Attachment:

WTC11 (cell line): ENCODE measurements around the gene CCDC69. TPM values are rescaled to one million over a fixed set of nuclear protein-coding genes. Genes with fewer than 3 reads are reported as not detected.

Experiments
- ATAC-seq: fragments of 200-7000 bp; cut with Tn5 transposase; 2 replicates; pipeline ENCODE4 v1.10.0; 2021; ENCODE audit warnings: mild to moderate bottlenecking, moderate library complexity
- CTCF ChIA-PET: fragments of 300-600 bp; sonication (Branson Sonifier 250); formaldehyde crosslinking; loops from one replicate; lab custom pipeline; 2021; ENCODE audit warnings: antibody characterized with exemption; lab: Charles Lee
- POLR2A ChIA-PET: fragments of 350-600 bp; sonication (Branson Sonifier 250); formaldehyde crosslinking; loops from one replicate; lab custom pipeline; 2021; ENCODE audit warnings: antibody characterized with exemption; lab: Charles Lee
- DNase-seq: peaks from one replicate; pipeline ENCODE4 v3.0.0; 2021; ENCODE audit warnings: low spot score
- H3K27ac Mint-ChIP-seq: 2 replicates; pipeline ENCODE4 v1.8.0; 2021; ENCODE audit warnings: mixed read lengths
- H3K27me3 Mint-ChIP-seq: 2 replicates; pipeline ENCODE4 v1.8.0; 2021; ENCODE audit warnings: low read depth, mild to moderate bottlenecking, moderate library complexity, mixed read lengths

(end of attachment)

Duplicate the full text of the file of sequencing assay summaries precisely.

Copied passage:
WTC11 (cell line): ENCODE measurements around the gene CCDC69. TPM values are rescaled to one million over a fixed set of nuclear protein-coding genes. Genes with fewer than 3 reads are reported as not detected.

Experiments
- ATAC-seq: fragments of 200-7000 bp; cut with Tn5 transposase; 2 replicates; pipeline ENCODE4 v1.10.0; 2021; ENCODE audit warnings: mild to moderate bottlenecking, moderate library complexity
- CTCF ChIA-PET: fragments of 300-600 bp; sonication (Branson Sonifier 250); formaldehyde crosslinking; loops from one replicate; lab custom pipeline; 2021; ENCODE audit warnings: antibody characterized with exemption; lab: Charles Lee
- POLR2A ChIA-PET: fragments of 350-600 bp; sonication (Branson Sonifier 250); formaldehyde crosslinking; loops from one replicate; lab custom pipeline; 2021; ENCODE audit warnings: antibody characterized with exemption; lab: Charles Lee
- DNase-seq: peaks from one replicate; pipeline ENCODE4 v3.0.0; 2021; ENCODE audit warnings: low spot score
- H3K27ac Mint-ChIP-seq: 2 replicates; pipeline ENCODE4 v1.8.0; 2021; ENCODE audit warnings: mixed read lengths
- H3K27me3 Mint-ChIP-seq: 2 replicates; pipeline ENCODE4 v1.8.0; 2021; ENCODE audit warnings: low read depth, mild to moderate bottlenecking, moderate library complexity, mixed read lengths